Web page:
SEOUL - A South Korean official says North Korea signaled there was no need to keep its nuclear program if military threats against the country are eliminated and indicated it is willing to hold talks with the United States.
"The North side clearly affirmed its commitment to the de-nuclearization of the Korean Peninsula and said it would have no reason to possess nuclear weapons should the safety of its regime be guaranteed and military threats against North Korea removed," South Korea's top security advisor, Chung Eui-yong, said at a media briefing in Seoul.
Chung's comments came after a senior South Korean delegation returned from a two-day visit to North Korea where they met with leader Kim Jong Un.
Chung said the two Korea's agreed to hold their first summit in more than a decade in late April. He added that Pyongyang also said it was receptive to discussing de-nuclearization and normalizing relations with the U.S.
Commenting on the recent developments on North Korea, President Donald Trump on Tuesday tweeted "We will see what happens." In a later tweet, he said "possible progress being made in talks with North Korea."
Possible progress being made in talks with North Korea. For the first time in many years, a serious effort is being made by all parties concerned. The World is watching and waiting! May be false hope, but the U.S. is ready to go hard in either direction!— Donald J. Trump (@realDonaldTrump) March 6, 2018
Earlier Tuesday, South Korean President Moon voiced optimism that improving inter-Korean relations can foster de-nuclearization talks between North Korea and the U.S.
Moon described Monday’s meeting in Pyongyang between South Korean special envoy and National Security Office head Chung and North Korean leader Kim, as the beginning of a broader diplomatic process.
After meeting with Moon, the special envoy will travel to Washington to brief U.S. officials.
KCNA, The North Korean official news agency, described the bilateral meeting in very positive terms, saying Kim Jong Un voiced his “firm will to vigorously advance" inter-Korean ties, that the participants discussed “easing the acute military tensions on the Korean Peninsula” and that they “made a satisfactory agreement.” An official in Seoul’s presidential Blue House said the “agreement” was referring to plans for a leaders summit and not talks with the U.S.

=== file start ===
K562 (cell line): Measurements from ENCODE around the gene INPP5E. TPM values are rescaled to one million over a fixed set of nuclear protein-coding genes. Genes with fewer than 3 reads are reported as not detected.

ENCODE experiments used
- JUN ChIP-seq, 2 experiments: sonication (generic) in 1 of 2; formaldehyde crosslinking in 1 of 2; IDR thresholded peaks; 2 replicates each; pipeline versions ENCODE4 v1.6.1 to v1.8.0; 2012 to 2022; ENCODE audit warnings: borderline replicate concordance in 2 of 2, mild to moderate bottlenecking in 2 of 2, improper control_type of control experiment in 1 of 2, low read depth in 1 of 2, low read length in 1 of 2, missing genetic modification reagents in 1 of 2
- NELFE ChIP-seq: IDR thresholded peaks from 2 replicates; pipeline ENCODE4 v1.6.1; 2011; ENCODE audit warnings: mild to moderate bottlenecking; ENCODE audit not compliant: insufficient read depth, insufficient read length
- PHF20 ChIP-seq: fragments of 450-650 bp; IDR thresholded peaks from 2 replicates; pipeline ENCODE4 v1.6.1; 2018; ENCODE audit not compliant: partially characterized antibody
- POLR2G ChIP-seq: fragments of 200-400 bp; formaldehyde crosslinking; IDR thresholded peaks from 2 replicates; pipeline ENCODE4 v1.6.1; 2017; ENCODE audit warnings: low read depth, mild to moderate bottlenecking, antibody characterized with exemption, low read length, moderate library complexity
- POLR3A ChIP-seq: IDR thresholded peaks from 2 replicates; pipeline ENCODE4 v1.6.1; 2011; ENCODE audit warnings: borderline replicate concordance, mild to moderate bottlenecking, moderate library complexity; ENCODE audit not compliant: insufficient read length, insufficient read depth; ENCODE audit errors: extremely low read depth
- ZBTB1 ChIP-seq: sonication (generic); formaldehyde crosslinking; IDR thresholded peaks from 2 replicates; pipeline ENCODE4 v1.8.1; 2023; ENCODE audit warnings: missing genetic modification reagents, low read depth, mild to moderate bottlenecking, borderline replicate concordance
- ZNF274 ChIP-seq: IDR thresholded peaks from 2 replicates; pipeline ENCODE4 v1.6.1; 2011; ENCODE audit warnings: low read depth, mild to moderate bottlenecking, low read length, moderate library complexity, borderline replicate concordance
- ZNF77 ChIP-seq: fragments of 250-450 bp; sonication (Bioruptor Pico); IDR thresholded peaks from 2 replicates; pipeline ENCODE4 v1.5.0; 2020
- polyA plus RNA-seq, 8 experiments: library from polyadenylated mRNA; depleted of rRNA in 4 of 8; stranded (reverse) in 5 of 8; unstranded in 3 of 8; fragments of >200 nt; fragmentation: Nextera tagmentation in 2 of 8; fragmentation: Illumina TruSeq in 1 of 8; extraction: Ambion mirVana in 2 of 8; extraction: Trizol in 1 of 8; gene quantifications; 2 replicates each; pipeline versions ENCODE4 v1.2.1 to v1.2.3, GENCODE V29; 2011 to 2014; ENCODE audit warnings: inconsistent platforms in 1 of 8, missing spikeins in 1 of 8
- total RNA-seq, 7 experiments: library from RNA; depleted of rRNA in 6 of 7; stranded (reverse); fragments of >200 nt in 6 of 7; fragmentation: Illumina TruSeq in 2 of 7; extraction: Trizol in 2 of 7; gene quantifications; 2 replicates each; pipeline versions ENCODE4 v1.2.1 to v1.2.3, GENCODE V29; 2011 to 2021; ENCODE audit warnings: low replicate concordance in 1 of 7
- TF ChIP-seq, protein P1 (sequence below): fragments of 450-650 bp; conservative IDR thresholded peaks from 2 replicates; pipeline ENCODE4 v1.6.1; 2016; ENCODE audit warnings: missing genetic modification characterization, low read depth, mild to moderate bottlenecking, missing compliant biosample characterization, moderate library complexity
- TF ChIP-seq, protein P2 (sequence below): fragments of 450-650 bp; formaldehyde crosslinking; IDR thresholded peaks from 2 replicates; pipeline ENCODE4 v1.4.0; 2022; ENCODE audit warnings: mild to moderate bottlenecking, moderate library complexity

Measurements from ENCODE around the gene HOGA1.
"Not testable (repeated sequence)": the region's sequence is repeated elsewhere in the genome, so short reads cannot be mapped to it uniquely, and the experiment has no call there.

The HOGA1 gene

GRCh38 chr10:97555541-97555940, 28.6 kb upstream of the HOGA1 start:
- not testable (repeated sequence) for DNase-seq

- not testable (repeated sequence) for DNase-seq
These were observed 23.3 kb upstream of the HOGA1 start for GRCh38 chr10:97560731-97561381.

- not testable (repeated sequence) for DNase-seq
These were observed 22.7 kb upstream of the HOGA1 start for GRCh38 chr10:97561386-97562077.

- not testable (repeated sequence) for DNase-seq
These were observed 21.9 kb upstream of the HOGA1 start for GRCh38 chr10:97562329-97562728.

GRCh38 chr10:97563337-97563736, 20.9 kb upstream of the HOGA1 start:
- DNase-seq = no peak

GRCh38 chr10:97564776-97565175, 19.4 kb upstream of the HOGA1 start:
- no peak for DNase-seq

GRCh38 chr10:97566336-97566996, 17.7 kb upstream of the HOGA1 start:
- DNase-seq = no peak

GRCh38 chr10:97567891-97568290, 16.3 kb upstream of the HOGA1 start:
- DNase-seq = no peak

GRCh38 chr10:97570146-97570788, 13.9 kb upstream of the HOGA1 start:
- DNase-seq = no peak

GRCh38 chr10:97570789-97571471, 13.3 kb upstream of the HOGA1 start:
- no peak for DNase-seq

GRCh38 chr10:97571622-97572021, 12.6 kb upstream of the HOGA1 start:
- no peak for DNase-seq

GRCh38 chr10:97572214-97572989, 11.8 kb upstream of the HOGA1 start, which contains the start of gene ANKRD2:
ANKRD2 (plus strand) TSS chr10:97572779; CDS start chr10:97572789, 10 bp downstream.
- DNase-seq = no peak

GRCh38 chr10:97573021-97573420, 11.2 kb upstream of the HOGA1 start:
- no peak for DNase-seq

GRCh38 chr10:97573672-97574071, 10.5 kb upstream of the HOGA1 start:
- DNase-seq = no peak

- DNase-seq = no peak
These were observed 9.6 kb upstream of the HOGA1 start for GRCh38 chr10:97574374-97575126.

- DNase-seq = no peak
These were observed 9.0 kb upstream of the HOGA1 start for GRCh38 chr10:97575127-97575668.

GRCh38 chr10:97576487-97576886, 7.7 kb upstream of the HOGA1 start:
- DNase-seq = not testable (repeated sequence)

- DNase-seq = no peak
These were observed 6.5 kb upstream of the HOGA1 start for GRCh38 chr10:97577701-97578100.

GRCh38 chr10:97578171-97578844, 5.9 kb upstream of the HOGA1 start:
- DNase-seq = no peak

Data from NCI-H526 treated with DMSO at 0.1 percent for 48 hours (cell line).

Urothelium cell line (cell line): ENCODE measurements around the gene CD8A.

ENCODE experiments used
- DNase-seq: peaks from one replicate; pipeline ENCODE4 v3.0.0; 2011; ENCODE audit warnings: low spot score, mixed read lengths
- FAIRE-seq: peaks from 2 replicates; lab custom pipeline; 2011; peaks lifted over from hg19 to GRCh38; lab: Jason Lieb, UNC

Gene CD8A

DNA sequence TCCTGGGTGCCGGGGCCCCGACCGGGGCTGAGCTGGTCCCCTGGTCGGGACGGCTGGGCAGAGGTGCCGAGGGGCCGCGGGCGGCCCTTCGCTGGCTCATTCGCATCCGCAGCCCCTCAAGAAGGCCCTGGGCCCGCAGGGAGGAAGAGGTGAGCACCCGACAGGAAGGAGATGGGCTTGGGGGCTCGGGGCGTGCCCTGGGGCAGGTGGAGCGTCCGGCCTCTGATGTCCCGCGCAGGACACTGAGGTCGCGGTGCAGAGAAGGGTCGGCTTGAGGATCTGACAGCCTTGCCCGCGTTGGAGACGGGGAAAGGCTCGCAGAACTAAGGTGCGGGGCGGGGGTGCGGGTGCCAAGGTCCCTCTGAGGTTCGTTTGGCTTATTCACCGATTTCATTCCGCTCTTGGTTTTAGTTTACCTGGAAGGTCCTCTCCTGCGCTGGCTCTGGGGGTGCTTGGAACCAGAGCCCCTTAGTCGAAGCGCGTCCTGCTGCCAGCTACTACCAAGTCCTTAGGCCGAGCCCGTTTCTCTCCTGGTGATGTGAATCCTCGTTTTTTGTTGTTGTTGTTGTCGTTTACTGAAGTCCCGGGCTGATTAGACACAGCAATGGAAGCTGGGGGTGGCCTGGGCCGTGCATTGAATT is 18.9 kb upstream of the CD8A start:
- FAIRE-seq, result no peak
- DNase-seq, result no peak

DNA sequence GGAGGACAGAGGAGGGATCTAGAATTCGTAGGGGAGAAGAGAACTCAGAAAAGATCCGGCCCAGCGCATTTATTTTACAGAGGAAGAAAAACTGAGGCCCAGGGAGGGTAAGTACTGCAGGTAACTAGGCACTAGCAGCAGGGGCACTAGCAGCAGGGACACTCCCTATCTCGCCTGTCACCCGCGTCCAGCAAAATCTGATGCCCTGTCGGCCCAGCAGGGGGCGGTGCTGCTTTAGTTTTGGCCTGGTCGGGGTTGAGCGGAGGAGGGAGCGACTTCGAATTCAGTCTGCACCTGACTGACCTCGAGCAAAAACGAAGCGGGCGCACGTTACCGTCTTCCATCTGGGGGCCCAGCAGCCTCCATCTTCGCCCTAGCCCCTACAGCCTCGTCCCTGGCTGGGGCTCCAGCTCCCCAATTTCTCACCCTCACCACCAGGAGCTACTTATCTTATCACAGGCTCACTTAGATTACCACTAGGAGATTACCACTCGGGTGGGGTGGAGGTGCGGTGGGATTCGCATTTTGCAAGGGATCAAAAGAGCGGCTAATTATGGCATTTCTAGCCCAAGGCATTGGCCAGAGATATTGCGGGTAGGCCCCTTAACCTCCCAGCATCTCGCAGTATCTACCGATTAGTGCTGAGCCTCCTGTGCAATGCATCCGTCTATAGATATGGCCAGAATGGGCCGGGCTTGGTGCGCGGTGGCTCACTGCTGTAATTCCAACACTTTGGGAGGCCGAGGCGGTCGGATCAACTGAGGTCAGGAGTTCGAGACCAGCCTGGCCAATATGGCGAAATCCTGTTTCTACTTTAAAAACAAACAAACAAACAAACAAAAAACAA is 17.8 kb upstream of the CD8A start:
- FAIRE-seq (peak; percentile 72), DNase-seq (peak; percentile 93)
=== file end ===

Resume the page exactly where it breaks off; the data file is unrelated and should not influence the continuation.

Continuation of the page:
The cordial North Korean reception for the diplomatic envoy from Seoul was seen as a courteous response to South Korea’s hosting of the North’s delegation during the PyeongChang Olympics. The opening ceremony delegation included Kim Yo Jong, the sister of the North Korean leader. During her visit to Seoul, Kim conveyed an invitation to Moon to visit Pyongyang for a summit with her brother.
However, Moon has said the proper conditions must first be met before such a summit can be held, and has indicated those conditions include an agreement by the Kim government to engage with the U.S. in talks to end its threatening nuclear program.
The South Korean president has also urged U.S. President Donald Trump to lower the threshold for engaging in talks with North Korea. The Trump administration, however, has insisted that Pyongyang agree to halt its nuclear program before negotiations to end sanctions and normalize relations could begin.
North Korea has called the U.S. precondition for talks “preposterous.”
In the last two years, North Korea has launched numerous medium and long-range ballistic missiles and conducted two nuclear tests, in large part to develop an operational capability to target U.S. mainland cities with a nuclear-armed intercontinental ballistic missile.
The Trump administration has led international efforts to pressure Pyongyang to halt its nuclear program by imposing tough sanctions that ban billions of dollars worth of North Korean coal, iron ore, clothing products and seafood exports. The Trump administration has also said that, if necessary, it is prepared to use military force as well to eliminate the nuclear threat.
Moon Chung-in, a special advisor to South Korean President Moon Jae-in for diplomacy and national security affairs, has been critical of Trump’s “maximum pressure” approach, and has urged Washington to embrace a “maximum prudence” policy to find a diplomatic solution to prevent the potential for conflict.
Meanwhile, South Korea is in a race against time to advance U.S.-North Korea peace talks before tensions likely escalate again in April when joint military drills resume.
With its participation in the recent winter Olympics in South Korea, Pyongyang has been acting with restraint by suspending provocative missile and nuclear tests, and expressing a willingness to improve inter-Korean relations. The Kim government’s sudden embrace of bilateral cooperation is also likely part of a strategy to weaken international support for sanctions and split the U.S.-South Korea alliance.
The U.S. also contributed to the reduced tensions during the Olympics by agreeing to postpone joint military exercises.
But the Olympic truce could come to an end in April when the joint drills are expected to resume. Pyongyang has warned it will respond to the military exercises they claim are threatening rehearsals for invasion, possibly by resuming ballistic missile tests and setting in motion a new cycle of provocation and confrontation.
There has been speculation the drills could be further delayed or reduced in scope. South Korean National Defense Ministry refused to say whether the joint military exercises could be altered as part of a diplomatic deal.
Lee Yoon-jee in Seoul contributed to this report